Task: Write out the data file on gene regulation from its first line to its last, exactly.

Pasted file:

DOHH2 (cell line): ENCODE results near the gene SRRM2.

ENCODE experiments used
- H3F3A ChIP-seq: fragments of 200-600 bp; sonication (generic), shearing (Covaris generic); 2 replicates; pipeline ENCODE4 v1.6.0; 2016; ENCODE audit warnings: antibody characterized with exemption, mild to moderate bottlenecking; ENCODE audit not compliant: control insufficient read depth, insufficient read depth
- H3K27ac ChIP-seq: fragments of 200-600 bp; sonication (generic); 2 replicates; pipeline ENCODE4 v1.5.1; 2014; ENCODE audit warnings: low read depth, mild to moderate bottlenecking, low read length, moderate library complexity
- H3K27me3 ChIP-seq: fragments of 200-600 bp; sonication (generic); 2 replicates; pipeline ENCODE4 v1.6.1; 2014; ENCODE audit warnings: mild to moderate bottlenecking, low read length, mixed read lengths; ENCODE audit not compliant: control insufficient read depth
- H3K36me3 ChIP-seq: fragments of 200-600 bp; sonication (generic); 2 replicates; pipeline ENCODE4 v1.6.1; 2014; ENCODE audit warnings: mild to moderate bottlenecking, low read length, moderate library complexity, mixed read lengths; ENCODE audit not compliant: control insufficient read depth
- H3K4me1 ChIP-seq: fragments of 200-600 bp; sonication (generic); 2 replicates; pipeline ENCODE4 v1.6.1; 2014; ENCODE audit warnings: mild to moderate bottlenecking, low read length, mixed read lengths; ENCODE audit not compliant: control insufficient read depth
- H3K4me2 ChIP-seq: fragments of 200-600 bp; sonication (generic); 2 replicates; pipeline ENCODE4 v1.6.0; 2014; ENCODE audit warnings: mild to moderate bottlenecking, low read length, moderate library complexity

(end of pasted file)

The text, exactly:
DOHH2 (cell line): ENCODE results near the gene SRRM2.

ENCODE experiments used
- H3F3A ChIP-seq: fragments of 200-600 bp; sonication (generic), shearing (Covaris generic); 2 replicates; pipeline ENCODE4 v1.6.0; 2016; ENCODE audit warnings: antibody characterized with exemption, mild to moderate bottlenecking; ENCODE audit not compliant: control insufficient read depth, insufficient read depth
- H3K27ac ChIP-seq: fragments of 200-600 bp; sonication (generic); 2 replicates; pipeline ENCODE4 v1.5.1; 2014; ENCODE audit warnings: low read depth, mild to moderate bottlenecking, low read length, moderate library complexity
- H3K27me3 ChIP-seq: fragments of 200-600 bp; sonication (generic); 2 replicates; pipeline ENCODE4 v1.6.1; 2014; ENCODE audit warnings: mild to moderate bottlenecking, low read length, mixed read lengths; ENCODE audit not compliant: control insufficient read depth
- H3K36me3 ChIP-seq: fragments of 200-600 bp; sonication (generic); 2 replicates; pipeline ENCODE4 v1.6.1; 2014; ENCODE audit warnings: mild to moderate bottlenecking, low read length, moderate library complexity, mixed read lengths; ENCODE audit not compliant: control insufficient read depth
- H3K4me1 ChIP-seq: fragments of 200-600 bp; sonication (generic); 2 replicates; pipeline ENCODE4 v1.6.1; 2014; ENCODE audit warnings: mild to moderate bottlenecking, low read length, mixed read lengths; ENCODE audit not compliant: control insufficient read depth
- H3K4me2 ChIP-seq: fragments of 200-600 bp; sonication (generic); 2 replicates; pipeline ENCODE4 v1.6.0; 2014; ENCODE audit warnings: mild to moderate bottlenecking, low read length, moderate library complexity